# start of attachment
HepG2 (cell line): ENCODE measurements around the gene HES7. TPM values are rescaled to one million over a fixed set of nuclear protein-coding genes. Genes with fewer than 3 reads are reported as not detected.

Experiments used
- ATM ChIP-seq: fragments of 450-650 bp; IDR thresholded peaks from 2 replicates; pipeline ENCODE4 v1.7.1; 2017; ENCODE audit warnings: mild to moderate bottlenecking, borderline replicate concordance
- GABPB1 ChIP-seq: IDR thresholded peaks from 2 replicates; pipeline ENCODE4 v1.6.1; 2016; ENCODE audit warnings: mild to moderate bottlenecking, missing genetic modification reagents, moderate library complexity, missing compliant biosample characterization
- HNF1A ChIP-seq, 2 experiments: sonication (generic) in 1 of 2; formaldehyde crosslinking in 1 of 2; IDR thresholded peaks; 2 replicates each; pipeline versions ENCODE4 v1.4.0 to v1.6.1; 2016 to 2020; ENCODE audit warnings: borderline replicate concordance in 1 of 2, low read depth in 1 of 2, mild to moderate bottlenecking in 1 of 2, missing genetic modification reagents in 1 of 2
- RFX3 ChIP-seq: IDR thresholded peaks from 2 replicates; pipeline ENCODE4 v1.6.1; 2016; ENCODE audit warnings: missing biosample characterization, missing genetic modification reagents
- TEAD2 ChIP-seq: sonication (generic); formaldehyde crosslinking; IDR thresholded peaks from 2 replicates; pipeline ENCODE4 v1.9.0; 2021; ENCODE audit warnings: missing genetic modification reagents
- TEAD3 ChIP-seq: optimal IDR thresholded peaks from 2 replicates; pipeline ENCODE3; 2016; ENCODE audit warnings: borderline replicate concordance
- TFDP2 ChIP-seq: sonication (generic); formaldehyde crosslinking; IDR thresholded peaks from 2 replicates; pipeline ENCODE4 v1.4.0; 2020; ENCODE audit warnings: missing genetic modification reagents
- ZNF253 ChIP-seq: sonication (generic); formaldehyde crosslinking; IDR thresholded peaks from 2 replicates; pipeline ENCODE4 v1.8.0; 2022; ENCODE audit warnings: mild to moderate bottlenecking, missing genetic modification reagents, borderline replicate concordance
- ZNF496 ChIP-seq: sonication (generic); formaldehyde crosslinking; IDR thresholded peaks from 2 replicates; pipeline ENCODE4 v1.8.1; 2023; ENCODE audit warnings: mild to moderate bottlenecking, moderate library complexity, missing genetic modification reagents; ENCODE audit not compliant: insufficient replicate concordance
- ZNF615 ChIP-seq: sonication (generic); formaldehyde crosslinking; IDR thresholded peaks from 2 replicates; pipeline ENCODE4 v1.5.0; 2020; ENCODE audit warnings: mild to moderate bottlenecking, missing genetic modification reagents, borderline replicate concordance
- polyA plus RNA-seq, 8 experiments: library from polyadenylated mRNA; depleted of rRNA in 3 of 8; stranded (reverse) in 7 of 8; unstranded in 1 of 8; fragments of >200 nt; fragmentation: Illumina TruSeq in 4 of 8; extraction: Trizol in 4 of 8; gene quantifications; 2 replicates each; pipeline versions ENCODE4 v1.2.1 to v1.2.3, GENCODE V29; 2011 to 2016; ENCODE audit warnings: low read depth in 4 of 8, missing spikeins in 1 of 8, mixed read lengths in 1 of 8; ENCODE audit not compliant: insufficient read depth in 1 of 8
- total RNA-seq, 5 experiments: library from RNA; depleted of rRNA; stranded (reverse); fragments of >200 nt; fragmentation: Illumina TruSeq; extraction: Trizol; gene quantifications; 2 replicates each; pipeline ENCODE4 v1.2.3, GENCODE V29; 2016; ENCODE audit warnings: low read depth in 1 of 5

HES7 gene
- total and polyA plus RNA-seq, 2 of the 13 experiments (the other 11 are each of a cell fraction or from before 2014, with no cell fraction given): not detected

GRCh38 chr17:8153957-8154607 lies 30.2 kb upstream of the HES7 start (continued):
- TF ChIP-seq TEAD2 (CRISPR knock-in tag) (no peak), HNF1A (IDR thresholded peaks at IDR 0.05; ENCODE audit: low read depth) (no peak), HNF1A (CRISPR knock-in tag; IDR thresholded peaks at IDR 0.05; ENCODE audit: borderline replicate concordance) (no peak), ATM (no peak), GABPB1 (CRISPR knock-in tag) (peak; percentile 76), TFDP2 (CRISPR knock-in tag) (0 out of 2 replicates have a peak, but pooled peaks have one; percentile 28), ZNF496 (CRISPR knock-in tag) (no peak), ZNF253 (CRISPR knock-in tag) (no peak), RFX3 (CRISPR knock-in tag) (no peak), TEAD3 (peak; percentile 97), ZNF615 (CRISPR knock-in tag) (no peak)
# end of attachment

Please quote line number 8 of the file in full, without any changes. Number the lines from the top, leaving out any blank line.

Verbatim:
- TEAD3 ChIP-seq: optimal IDR thresholded peaks from 2 replicates; pipeline ENCODE3; 2016; ENCODE audit warnings: borderline replicate concordance